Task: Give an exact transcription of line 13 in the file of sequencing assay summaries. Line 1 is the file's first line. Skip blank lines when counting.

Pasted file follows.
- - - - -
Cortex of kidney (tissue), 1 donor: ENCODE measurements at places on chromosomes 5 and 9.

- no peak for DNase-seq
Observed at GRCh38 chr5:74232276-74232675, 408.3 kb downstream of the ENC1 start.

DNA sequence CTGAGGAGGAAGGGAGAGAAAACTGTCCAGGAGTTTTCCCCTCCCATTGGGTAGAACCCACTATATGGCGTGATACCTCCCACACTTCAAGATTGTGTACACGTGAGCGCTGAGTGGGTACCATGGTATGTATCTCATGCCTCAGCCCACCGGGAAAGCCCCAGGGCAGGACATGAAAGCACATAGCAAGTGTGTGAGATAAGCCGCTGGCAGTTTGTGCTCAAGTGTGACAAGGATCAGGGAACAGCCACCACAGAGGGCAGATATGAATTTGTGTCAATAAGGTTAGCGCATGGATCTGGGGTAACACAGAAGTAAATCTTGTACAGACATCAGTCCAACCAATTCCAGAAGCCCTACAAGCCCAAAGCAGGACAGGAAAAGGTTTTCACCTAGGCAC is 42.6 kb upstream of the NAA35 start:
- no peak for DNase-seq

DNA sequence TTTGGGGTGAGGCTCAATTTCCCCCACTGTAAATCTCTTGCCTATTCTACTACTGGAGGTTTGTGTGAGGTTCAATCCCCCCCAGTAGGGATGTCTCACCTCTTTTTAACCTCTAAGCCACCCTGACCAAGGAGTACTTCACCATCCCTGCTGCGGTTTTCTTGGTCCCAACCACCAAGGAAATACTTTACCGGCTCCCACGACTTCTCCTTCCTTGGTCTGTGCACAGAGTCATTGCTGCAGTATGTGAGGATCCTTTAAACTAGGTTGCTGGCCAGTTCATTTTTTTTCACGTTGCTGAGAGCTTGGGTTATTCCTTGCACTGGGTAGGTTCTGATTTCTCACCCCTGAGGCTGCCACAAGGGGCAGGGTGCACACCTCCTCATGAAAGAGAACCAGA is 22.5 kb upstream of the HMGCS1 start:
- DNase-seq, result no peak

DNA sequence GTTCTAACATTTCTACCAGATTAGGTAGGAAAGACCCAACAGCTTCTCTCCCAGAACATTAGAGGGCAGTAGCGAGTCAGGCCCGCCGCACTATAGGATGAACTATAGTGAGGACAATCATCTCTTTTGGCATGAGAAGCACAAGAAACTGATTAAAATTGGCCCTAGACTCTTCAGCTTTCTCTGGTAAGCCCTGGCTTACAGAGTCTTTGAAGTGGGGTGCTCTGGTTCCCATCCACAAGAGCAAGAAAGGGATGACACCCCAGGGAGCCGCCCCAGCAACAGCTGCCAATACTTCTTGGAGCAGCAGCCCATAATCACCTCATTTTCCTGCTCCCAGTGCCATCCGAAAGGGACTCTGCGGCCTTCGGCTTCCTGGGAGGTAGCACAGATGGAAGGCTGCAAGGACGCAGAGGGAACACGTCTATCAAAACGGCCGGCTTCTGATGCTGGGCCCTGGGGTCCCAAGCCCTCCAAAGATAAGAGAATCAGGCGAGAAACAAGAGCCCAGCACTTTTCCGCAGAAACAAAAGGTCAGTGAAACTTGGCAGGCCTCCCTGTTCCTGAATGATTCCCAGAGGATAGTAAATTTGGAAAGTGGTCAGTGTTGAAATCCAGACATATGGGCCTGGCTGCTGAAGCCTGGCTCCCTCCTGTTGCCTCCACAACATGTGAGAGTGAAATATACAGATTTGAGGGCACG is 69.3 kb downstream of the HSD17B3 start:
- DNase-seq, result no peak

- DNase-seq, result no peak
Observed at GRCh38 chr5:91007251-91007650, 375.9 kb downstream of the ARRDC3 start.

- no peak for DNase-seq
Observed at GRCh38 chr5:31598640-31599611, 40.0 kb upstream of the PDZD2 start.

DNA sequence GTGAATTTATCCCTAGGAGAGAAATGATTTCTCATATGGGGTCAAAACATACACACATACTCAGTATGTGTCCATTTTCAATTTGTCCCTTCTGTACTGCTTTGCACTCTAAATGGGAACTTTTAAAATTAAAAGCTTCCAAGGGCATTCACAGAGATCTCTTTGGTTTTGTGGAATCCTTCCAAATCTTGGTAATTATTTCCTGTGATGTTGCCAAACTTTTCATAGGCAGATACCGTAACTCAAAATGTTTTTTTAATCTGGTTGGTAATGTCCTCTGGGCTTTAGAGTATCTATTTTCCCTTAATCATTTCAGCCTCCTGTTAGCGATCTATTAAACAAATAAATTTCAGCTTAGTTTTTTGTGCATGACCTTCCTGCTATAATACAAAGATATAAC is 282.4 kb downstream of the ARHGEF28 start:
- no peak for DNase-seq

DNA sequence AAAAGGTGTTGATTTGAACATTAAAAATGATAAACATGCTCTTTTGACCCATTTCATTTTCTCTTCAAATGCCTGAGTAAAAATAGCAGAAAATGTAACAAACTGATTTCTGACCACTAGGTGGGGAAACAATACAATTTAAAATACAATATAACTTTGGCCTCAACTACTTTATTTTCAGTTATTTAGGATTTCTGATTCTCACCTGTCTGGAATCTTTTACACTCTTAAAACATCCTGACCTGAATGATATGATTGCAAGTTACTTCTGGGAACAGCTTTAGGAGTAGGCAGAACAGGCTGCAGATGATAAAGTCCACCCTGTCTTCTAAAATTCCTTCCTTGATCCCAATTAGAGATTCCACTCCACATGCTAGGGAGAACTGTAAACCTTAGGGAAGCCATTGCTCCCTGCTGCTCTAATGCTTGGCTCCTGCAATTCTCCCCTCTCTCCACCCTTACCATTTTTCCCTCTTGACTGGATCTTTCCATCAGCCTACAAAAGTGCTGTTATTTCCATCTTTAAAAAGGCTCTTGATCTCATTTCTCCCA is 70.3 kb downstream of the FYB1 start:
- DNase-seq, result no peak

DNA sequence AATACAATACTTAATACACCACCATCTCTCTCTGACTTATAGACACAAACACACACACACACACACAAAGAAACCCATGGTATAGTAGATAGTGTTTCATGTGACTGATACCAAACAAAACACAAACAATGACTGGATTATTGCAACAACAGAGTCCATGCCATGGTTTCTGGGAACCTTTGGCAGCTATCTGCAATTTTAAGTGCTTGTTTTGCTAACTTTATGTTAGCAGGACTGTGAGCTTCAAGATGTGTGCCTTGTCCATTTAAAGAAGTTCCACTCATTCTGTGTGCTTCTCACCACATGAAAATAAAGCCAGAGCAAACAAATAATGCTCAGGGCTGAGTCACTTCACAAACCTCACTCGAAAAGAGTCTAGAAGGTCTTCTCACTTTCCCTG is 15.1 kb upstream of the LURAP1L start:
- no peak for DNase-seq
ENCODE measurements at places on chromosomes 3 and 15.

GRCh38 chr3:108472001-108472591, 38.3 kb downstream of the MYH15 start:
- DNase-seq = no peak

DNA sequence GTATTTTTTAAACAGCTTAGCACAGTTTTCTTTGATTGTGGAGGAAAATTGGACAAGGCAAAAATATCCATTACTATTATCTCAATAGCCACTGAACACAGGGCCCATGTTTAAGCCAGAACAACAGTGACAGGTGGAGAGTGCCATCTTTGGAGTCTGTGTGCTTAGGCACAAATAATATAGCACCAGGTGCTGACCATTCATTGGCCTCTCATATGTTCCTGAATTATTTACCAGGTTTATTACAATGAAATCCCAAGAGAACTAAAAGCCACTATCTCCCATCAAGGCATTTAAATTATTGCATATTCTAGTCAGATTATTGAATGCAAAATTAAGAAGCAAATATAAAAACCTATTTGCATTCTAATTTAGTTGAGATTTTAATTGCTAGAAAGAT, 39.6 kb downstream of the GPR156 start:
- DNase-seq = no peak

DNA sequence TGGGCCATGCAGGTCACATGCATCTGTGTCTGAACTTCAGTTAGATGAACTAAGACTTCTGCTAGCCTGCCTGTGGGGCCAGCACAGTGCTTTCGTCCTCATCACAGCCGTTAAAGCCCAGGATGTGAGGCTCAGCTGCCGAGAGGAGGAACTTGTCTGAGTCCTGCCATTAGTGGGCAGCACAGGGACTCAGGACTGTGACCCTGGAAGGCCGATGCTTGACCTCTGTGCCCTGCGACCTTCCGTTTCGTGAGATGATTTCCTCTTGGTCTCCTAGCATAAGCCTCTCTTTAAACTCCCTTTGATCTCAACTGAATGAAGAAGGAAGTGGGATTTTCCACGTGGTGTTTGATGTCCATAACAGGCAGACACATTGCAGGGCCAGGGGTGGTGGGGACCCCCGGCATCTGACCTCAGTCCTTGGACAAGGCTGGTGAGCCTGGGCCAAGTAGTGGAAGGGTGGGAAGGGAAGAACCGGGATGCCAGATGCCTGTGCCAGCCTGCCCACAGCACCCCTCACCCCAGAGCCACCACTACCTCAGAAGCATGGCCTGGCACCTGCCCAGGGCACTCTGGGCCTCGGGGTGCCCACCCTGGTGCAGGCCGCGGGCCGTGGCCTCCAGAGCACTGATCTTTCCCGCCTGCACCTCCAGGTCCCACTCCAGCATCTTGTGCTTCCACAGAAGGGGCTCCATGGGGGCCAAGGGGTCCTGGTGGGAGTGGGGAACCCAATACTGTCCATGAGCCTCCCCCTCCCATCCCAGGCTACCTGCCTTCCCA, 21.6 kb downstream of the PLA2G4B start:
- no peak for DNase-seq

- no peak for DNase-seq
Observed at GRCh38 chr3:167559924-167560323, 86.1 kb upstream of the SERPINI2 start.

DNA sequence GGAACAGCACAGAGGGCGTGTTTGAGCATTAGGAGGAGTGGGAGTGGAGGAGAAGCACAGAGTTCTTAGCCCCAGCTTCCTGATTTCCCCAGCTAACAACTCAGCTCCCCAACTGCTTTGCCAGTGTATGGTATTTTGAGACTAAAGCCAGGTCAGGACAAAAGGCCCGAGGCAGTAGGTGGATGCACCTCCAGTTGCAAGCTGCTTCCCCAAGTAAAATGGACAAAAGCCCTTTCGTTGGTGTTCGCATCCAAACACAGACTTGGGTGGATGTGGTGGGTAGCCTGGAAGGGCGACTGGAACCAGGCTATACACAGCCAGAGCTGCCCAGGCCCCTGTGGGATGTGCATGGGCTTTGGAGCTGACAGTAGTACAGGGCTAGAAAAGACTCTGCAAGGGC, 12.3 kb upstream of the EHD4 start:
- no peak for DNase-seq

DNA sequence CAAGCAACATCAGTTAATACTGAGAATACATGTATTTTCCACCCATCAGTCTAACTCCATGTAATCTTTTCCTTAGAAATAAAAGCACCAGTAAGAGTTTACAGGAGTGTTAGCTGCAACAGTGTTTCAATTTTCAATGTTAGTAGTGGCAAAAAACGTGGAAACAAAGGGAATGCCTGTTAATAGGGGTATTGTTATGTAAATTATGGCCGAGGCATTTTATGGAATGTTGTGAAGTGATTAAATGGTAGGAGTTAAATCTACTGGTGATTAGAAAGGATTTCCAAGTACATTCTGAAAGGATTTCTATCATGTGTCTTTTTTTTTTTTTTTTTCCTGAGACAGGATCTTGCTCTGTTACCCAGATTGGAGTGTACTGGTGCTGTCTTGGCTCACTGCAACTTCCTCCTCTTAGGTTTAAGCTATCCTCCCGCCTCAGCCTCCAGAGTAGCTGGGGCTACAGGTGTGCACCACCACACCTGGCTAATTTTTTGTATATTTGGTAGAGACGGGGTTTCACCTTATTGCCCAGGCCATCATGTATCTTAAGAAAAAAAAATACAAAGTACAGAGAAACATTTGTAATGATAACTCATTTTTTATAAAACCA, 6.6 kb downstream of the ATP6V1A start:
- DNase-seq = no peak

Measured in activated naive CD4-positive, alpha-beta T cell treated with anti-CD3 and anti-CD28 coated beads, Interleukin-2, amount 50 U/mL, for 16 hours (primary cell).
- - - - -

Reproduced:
Observed at GRCh38 chr5:31598640-31599611, 40.0 kb upstream of the PDZD2 start.